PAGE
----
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Spring a time to work with nature, not against it

March 07, 2011
  • Jeff Semler
Jeff Semler

Spring is just around the corner, and with a few warm days, we will all be itching to get outside and do something.

We all know spring is a time of birth and rebirth, planting and sowing, as well as the flowering of trees and bulbs that have been slumbering in winter’s cold.

However, we need to be cautious as spring approaches.

You are probably thinking, what is there to be cautious about? Spring is for celebrating. That’s true, but what we need to do is work with nature and not against it.

Now is the time when I get many calls about pasture renovation. Many folks are not happy when I start asking questions and giving recommendations. First, I ask if they have a soil test. Many do not. I suggest that is where we start. Take a soil test to find out what the soil is capable of producing and what is needed to improve it.

Secondly, I ask about current situations like what the present grass is and the density of the stand as well as if there is a weed problem.

Now comes the part everyone hates to hear; the best time to seed your grass is in the fall. After a few seconds of dead air, I usually get follow-up questions trying to get me to say it is OK to seed in the spring. While spring is the time of growing, it should not be the time of planting most grasses.

Though the list is long, the main reason is competition from the grass already in the pasture and from the weeds waiting to spring forth. We need to seed like nature would. Think about perennial grasses for a second. They make their seed in early summer, drop it in mid- to late summer, and are ready to take off in the moisture and warmth of September.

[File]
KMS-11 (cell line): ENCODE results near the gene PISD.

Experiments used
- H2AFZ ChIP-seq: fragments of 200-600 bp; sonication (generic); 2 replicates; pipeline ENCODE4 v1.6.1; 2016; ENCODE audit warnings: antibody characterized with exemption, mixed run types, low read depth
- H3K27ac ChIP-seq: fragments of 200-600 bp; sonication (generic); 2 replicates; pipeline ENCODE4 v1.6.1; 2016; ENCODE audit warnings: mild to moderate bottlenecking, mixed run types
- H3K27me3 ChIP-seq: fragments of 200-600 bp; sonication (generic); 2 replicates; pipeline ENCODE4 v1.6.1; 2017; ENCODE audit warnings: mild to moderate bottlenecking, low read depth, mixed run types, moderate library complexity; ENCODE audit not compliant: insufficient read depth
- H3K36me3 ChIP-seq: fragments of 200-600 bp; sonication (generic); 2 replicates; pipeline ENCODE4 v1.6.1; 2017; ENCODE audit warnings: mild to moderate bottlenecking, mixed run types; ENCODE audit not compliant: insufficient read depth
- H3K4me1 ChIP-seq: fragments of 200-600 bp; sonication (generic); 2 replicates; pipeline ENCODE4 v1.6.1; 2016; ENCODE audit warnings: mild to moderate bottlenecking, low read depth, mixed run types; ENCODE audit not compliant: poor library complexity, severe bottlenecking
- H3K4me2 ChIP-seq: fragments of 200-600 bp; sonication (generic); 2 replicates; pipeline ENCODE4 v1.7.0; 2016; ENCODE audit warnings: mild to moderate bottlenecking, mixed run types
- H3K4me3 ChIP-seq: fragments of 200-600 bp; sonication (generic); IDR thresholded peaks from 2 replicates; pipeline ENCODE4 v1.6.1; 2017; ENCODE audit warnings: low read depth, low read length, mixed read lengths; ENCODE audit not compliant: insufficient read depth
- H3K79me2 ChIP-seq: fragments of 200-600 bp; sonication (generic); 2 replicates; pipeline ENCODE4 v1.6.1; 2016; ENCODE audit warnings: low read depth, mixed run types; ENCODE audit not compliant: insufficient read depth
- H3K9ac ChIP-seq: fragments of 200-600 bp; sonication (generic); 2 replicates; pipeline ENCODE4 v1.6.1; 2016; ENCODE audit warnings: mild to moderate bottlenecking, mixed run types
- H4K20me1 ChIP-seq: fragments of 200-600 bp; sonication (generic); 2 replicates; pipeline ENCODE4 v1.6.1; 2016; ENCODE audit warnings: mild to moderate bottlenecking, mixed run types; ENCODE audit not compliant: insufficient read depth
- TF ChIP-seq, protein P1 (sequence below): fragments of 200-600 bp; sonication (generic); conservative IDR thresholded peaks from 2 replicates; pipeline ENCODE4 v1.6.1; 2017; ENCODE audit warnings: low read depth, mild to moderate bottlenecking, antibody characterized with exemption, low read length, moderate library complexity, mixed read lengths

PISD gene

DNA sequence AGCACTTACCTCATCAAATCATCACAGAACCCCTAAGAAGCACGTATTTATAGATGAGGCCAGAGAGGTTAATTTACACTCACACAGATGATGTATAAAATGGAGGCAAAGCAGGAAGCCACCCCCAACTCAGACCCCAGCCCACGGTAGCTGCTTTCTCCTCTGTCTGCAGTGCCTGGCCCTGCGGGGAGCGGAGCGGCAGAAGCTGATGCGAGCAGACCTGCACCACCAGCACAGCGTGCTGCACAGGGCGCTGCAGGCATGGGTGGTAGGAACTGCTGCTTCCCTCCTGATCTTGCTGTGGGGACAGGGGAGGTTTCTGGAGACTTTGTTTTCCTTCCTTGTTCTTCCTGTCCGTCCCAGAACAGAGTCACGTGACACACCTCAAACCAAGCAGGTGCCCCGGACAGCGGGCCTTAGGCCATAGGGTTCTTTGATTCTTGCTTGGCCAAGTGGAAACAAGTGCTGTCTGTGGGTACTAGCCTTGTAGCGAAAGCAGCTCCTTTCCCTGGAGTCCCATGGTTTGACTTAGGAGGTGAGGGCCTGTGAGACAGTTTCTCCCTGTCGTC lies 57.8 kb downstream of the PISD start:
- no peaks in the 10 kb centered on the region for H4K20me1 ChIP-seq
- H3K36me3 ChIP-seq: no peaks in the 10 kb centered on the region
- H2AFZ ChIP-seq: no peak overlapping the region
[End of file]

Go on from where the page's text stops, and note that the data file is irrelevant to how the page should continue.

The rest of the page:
The other complication in many cases is the animals. Folks think they can plant their grass and then turn their horses or cattle or sheep back on the land. The grass has to have time to get a start. The rule of thumb is when you can pull up a handfull of grass and not pull up roots, the grass is ready to graze. It is not, however, ready to graze to the ground. You must allow the grass time to regrow and build its root system.

Well, it is spring. What can I do?  

First, if you haven’t taken a soil test in three years, start there. Once you have the results, plan to improve your soil’s fertility. Then control your weeds this summer, select a grass that will perform in your soil conditions and get ready to seed in late August.

If you would like help with interpreting soil test results or weed control or variety selection, give us a call. We are more than happy to assist in these matters. We can also help with grazing management once the grass is growing. Nothing leads to failure faster for a new stand of grass than overgrazing.

If you need to plant something and watch it grow, I would suggest vegetables. You can always sow a few carrots and enjoy them yourself or share them with your livestock.

 Jeff Semler is an Extension educator, specializing in agriculture and natural resources, for the University of Maryland Extension. He is based in Washington County. He can be reached weekdays by telephone at 301-791-1404, ext. 25, or by e-mail at jsemler@umd.edu.

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